The wait for interest rate cuts will get longer after the central bank opted for status quo in its mid-quarter review of monetary policy.
Banks said there was little room to ease rates as the Reserve Bank of India (RBI) kept the key policy rate and banks’ cash reserve ratio (CRR) unchanged. Hoping for a further cut in the repo rate (at which RBI lends to banks) and CRR to infuse liquidity, banks had hinted at a downward revision in interest rates.
B A Prabhakar, chairman and managing director (CMD) at Andhra Bank, said, “Inflation seems to be the major concern for RBI. I do not see any rate cut unless inflation stabilises at RBI comfort levels.”
Indian Overseas Bank CMD, M Narendra, said for now, the interest rate scenario may not undergo any change. The additional export refinance facility mighty help ease liquidity pressure if the mismatch on low deposit growth and demand for credit continues.
Expectation was building that commercial banks would follow State Bank of India’s lead in reducing lending rates. Last week, the country’s largest lender had cut loan rates by 50-350 basis points to farmers and small and medium enterprises, and on corporate loans, to pass on the benefit of a 125-bps reduction in CRR.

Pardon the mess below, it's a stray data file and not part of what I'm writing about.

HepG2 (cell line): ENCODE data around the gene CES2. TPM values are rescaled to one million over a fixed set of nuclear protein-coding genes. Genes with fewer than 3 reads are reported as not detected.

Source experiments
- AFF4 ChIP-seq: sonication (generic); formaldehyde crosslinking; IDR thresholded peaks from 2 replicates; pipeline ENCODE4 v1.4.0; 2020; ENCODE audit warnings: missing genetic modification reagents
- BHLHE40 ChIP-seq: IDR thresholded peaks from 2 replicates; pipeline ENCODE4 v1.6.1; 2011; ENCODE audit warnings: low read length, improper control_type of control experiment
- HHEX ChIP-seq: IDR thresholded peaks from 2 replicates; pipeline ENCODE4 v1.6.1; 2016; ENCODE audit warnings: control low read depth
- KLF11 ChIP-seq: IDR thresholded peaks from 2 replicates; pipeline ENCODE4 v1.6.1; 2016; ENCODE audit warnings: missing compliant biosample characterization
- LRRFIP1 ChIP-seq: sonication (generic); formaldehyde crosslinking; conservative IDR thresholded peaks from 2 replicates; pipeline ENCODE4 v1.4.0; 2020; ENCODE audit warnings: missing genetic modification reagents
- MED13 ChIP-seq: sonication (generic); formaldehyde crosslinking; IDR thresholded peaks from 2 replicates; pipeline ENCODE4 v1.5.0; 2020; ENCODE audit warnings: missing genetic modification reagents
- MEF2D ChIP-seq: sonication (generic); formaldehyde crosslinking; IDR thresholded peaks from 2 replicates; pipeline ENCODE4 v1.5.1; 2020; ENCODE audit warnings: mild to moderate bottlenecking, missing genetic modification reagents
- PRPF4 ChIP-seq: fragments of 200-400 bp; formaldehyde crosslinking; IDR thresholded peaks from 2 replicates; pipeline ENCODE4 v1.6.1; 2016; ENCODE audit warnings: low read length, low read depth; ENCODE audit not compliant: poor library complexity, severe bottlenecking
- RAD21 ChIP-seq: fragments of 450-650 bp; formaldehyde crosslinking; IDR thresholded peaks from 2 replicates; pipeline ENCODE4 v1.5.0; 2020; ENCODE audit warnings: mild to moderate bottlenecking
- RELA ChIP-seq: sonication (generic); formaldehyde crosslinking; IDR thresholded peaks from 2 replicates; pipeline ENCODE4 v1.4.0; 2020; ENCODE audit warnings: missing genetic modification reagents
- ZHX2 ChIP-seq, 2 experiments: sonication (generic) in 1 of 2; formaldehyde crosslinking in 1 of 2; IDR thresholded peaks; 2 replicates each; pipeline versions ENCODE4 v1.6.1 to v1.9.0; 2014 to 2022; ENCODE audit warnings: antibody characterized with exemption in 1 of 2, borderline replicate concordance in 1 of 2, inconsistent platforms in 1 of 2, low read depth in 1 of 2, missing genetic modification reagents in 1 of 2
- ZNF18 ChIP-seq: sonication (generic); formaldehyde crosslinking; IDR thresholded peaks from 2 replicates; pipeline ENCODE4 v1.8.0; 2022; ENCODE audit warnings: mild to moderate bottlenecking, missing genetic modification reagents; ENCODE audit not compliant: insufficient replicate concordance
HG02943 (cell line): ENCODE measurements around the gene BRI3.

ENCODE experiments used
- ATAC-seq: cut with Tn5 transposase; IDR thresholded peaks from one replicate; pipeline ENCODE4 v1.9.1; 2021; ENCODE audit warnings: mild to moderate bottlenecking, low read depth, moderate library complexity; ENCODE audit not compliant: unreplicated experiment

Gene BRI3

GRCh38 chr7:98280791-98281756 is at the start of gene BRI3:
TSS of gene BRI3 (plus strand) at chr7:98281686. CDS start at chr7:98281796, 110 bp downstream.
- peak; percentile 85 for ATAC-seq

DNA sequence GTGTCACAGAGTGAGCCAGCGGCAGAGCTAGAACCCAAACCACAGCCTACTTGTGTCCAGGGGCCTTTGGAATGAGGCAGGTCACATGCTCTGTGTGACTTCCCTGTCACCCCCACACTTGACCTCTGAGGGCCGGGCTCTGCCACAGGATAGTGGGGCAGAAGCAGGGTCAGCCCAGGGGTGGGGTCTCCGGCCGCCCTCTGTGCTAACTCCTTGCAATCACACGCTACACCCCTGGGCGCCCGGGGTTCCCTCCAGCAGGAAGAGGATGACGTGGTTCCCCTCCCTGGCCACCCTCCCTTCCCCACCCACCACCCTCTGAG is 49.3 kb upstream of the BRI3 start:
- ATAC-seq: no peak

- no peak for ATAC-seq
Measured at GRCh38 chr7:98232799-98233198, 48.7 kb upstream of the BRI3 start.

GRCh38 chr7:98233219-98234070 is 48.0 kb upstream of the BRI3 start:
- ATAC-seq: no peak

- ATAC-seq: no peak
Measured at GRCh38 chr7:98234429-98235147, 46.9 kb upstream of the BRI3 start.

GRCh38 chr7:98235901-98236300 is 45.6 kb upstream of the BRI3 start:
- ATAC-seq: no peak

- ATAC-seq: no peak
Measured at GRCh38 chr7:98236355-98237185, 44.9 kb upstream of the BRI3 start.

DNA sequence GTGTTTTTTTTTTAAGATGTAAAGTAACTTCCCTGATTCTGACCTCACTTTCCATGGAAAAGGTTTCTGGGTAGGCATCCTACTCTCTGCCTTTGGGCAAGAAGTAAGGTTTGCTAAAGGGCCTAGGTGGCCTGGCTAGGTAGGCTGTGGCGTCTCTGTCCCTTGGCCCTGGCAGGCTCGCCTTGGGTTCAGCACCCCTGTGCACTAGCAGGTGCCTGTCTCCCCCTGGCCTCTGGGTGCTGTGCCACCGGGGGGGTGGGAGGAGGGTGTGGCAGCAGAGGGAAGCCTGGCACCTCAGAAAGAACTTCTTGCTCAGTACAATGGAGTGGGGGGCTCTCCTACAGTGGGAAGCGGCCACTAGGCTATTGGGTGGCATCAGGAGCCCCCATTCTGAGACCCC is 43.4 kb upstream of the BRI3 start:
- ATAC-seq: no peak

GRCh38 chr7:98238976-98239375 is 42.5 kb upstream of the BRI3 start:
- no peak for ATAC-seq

A senior SBI official said, “There is no change in RBI stance; we cannot cut the lending rates further at the cost of profitability. At present, the interest rate decision is not a function of RBI policy rate action but of market liquidity.”
Besides, pressure on liquidity and the uptick in credit growth seen in recent weeks is also perhaps giving room to bankers to hold on to present rates. Jayarama Bhatt, managing director with Karnataka Bank, said growth in these two months had been good even at present rates. The first priority was to build a low-cost deposit base — current accounts and savings deposits — to increase spread. Rates could be reviewed later.
Ruling out an across-the-board change in interest rates, IDBI Bank’s chief financial officer, P Sitaram, said there might be a possibility of reduction in some products or categories, as banks had not yet passed on the entire 50 bps cut in the last policy. Overall lending rates are linked to deposit rates, yields, operating cost and credit spreads, where deposit rates carry the highest weightage. It will vary across banks, he said.
While reducing the cost of funds always tops the agenda, subdued growth in deposits has made some argue for a rise in rates on deposits. Prabhakar said the widening gap between credit and deposit rate growth remained a concern, but deposit rates needed to go up to improve the deposit growth.
S L Bansal, CMD of Oriental Bank of Commerce, said, “I don’t see deposit rates coming down at least till June-end, as banks will continue to offer attractive rates to meet the quarterly targets. Till then, it will be difficult to cut lending rates.”